Sunday, November 2, 2008

A Change of Scenery

A few years ago, when Serena was making her way through the Serena Slam, Jennifer Capriati was still re-surging, the Belgium duo was just making their way up while the likes of Venus, Lindsay and Mary Pierce were a weekly tour of Big Babe tennis and a Swiss Miss named Martina was still a Top 5 power, women's tennis was riding high.

2008 has painted quite a different picture for the WTA: Capriati, Pierce, both Belgium girls and (mostly) Davenport are absent from the game, while the world's Number 1, Jelena Jankovic, has never won a slam, and half-hearted champion Maria Sharapova, topsy-turvy Ana Ivanovic and other newcomers make up what USA Today writer Doug Robson calls "the weakest top-10 ever".

Meanwhile, across the aisle in the Men's Room, the ATP (despite its internal conflicts) is on fire. The Big Two (Roger and Rafa) was extended to the Big Three after Novak Djokovic won the Australian Open to open the year, and rumors are now swirling about "the Big Four" following Andy Murray's run to the US Open final and his win at the Madrid Masters. Perhaps after this week in Paris, it may be considered the Big Five - we'll just have to see what Jo-Wilfried Tsonga does in Shanghai.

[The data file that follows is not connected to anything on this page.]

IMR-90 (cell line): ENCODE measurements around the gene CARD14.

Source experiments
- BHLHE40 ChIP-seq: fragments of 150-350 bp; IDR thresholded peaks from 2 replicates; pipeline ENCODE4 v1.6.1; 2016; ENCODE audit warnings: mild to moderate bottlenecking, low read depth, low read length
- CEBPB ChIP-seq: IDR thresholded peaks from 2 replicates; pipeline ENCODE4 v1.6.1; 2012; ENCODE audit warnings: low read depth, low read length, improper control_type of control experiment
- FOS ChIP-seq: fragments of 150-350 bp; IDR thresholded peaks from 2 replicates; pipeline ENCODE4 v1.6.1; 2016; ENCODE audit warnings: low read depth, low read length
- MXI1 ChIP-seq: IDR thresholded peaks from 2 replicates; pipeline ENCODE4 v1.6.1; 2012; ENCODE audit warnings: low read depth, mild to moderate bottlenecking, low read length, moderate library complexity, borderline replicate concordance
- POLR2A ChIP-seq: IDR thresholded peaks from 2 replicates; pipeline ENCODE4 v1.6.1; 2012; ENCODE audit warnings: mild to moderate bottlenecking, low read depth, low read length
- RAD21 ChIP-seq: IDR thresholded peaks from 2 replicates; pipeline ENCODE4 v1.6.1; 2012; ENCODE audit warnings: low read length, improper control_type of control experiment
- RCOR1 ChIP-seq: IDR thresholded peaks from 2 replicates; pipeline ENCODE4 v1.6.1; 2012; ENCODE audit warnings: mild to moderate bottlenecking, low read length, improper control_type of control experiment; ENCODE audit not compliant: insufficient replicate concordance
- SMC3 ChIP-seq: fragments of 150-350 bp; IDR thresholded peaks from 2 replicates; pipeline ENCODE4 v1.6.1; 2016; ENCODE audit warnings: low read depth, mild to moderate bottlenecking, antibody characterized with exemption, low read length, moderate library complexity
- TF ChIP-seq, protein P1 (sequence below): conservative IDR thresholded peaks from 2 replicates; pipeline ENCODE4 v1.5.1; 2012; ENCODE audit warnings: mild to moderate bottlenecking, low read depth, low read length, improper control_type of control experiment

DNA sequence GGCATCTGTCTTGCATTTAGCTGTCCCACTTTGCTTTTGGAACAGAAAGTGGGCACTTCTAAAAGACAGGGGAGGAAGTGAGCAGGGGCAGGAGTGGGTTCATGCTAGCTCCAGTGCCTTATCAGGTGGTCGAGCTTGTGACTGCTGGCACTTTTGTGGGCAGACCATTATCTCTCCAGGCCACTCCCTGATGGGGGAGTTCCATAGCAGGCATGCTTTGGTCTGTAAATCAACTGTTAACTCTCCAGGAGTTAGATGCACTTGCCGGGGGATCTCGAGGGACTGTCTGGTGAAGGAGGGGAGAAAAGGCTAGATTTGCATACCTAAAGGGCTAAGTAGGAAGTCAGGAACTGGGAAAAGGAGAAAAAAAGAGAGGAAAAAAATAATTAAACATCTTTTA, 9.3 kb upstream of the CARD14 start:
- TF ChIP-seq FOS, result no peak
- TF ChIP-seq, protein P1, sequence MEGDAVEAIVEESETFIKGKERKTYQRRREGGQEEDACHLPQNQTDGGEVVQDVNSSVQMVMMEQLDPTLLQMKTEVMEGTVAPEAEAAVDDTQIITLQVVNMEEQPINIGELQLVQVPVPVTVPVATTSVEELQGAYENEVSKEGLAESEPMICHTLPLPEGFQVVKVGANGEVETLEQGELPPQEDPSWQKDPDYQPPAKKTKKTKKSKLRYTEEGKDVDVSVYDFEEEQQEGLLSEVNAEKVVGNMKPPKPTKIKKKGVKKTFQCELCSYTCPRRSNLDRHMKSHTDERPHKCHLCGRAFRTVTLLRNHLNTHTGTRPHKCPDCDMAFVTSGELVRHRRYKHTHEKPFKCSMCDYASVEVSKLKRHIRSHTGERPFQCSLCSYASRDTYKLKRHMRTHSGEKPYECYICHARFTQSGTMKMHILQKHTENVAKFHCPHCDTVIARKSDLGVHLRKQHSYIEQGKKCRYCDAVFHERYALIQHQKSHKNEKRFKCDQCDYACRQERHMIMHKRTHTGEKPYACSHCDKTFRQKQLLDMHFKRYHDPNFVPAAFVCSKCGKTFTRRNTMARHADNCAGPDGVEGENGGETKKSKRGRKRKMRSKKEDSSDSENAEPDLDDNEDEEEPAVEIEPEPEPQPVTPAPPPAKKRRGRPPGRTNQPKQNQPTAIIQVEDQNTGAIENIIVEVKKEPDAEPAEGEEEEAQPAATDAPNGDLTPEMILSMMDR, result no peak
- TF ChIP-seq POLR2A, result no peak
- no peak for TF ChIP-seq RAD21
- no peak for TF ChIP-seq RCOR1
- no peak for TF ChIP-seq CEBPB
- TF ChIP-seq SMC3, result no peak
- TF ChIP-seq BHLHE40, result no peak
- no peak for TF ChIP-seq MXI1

The thing is, the tours have done something of a flip-flop. Following 2003, Magnus Norman's career went to the crapper, but as he and other faux champions (see: "Andy Roddick" or "Juan Carlos Ferrero") have been pushed aside, a great wave of bona-fide champions has emerged. Federer has been the foremost of these, while Nadal is on his heels (and ahead of him, in some aspects) and players like Djokovic, Murray, Tsonga and others including Gilles Simon and Juan Martin del Potro are attempting to make this the hay-day of tennis (once again).

While players like Djokovic, Murray and Tsonga have proved their staying power, the WTA has little strength to rest on outside of the House of Williams. Ana Ivanovic was a dismal 5-6 in the four months following her maiden slam win in Paris, and Jankovic has yet to win a slam, herself. Up-and-comers like Nicole Vaidisova, Maria Kirilenko, Marion Bartoli, Sania Mirza and others have been much talked-about, but have yet to come up with the goods. Others like Alize Cornet and Caroline Wozniacki have appealing games, but have yet to prove themselves in the upper echelon of the game.

Recently, I can't help but follow the men a little more than the women. The rivalries are there, the passion is tangible, and the drama is saved for the court. The girls always provide the drama, but perhaps they need to change the scenery to between the lines to make things a little more appealing... or can we just never have the best of both worlds?

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